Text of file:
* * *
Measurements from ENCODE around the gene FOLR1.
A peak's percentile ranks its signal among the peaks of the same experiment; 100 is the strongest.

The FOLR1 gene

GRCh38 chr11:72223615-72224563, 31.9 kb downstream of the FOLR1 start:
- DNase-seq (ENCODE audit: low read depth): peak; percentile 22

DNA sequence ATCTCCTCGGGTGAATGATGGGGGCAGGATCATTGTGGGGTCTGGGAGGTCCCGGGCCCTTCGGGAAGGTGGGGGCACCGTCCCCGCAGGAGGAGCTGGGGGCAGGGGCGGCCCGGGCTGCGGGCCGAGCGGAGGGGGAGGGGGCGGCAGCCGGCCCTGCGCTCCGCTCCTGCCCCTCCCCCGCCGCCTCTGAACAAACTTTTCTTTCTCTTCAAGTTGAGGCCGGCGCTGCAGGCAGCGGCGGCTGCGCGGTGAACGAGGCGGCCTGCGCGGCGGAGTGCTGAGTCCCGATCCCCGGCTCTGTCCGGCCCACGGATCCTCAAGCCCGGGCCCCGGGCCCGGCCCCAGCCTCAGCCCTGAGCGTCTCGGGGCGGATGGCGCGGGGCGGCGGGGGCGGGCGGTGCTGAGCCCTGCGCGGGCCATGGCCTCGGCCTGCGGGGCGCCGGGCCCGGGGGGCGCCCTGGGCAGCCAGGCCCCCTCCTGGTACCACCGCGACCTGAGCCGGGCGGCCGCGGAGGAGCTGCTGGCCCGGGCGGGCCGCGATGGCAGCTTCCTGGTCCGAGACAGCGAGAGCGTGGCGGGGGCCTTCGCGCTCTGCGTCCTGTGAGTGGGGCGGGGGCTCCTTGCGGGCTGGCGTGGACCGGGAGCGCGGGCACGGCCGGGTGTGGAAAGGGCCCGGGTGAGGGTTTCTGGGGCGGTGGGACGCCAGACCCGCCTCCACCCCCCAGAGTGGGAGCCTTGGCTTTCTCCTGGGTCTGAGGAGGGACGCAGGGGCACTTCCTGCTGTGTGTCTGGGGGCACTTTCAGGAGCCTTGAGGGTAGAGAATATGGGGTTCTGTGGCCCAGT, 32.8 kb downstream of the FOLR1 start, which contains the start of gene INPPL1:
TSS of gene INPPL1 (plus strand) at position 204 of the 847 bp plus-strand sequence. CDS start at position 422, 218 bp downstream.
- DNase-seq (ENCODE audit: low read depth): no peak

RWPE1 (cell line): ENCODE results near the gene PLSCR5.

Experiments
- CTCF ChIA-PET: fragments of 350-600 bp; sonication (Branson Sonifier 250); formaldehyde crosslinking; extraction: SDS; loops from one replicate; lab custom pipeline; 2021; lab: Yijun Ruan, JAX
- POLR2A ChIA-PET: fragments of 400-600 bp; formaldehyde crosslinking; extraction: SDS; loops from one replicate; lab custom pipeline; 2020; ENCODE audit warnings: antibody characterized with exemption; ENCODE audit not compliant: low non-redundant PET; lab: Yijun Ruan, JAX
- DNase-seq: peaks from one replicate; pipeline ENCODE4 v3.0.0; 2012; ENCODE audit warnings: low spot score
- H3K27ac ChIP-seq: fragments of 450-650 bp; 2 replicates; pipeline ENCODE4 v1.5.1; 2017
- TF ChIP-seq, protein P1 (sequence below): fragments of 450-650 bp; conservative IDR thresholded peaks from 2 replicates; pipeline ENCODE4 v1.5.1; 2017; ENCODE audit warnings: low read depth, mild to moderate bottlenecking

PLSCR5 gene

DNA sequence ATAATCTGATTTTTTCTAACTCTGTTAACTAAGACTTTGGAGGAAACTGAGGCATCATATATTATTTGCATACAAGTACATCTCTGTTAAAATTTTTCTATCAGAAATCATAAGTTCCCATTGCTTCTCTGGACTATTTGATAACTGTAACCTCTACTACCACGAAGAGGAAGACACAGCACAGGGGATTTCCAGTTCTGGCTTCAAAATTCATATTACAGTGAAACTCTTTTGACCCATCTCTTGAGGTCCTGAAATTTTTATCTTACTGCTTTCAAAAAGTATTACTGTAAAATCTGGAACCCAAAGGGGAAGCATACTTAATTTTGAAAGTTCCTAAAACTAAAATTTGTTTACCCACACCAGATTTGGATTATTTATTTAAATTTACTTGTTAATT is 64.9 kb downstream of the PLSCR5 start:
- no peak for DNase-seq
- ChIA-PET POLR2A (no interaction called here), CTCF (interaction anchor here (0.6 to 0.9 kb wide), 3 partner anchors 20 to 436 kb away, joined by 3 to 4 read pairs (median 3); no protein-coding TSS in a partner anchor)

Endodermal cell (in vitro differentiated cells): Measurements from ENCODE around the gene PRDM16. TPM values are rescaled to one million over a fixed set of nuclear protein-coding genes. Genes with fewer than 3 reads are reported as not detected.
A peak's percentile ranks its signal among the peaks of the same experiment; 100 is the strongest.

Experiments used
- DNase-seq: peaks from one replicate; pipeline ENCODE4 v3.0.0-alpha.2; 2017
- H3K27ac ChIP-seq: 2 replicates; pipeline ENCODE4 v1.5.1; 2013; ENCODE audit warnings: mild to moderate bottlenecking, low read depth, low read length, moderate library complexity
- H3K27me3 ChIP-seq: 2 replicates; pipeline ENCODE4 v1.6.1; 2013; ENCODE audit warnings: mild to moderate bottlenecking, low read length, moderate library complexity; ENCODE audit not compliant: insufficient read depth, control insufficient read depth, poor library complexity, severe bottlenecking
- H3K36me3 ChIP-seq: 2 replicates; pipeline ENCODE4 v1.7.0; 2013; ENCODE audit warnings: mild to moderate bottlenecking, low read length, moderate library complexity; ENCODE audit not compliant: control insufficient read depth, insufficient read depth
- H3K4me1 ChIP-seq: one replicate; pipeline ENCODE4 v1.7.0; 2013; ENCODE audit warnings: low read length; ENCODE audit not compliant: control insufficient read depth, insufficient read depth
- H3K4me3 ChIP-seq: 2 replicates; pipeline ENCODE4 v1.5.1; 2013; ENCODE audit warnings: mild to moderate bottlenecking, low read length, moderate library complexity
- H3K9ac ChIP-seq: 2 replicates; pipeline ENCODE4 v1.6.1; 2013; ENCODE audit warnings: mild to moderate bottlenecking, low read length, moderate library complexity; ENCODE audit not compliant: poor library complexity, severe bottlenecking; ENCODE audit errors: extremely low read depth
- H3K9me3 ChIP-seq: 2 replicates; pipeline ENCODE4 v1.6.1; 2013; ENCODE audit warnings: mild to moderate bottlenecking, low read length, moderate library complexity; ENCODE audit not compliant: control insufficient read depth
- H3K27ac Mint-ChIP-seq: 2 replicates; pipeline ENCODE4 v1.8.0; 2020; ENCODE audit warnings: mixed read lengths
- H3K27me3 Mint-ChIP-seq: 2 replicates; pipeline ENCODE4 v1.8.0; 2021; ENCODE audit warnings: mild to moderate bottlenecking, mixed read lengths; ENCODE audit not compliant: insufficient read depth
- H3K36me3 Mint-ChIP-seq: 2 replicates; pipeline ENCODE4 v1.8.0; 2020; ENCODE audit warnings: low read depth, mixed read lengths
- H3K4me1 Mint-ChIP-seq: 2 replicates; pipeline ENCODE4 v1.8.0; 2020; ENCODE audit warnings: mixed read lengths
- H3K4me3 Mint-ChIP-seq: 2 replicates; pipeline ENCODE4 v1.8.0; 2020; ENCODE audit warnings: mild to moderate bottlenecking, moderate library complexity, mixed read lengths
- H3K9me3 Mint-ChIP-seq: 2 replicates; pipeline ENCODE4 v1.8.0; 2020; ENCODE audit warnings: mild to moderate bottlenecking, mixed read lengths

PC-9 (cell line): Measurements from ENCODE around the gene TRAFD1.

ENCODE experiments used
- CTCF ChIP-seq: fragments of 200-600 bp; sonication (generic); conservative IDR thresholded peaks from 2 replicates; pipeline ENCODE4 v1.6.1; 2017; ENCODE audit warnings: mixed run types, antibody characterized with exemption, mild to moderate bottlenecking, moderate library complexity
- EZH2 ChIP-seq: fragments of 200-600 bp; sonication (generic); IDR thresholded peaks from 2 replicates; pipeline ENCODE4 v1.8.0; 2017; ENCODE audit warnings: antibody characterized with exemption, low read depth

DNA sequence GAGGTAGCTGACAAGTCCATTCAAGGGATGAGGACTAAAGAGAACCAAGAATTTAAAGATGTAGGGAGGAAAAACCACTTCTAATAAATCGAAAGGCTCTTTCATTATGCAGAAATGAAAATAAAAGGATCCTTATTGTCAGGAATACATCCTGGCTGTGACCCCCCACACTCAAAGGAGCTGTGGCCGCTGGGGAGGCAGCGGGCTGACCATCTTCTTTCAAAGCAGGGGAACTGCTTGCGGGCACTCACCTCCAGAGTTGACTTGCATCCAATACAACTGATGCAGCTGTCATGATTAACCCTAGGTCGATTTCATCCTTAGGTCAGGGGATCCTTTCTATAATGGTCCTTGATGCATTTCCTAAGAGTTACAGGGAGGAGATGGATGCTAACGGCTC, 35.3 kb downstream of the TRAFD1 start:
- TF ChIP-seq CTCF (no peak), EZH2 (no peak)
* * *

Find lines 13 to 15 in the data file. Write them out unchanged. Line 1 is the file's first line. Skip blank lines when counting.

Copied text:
- DNase-seq: peaks from one replicate; pipeline ENCODE4 v3.0.0; 2012; ENCODE audit warnings: low spot score
- H3K27ac ChIP-seq: fragments of 450-650 bp; 2 replicates; pipeline ENCODE4 v1.5.1; 2017
- TF ChIP-seq, protein P1 (sequence below): fragments of 450-650 bp; conservative IDR thresholded peaks from 2 replicates; pipeline ENCODE4 v1.5.1; 2017; ENCODE audit warnings: low read depth, mild to moderate bottlenecking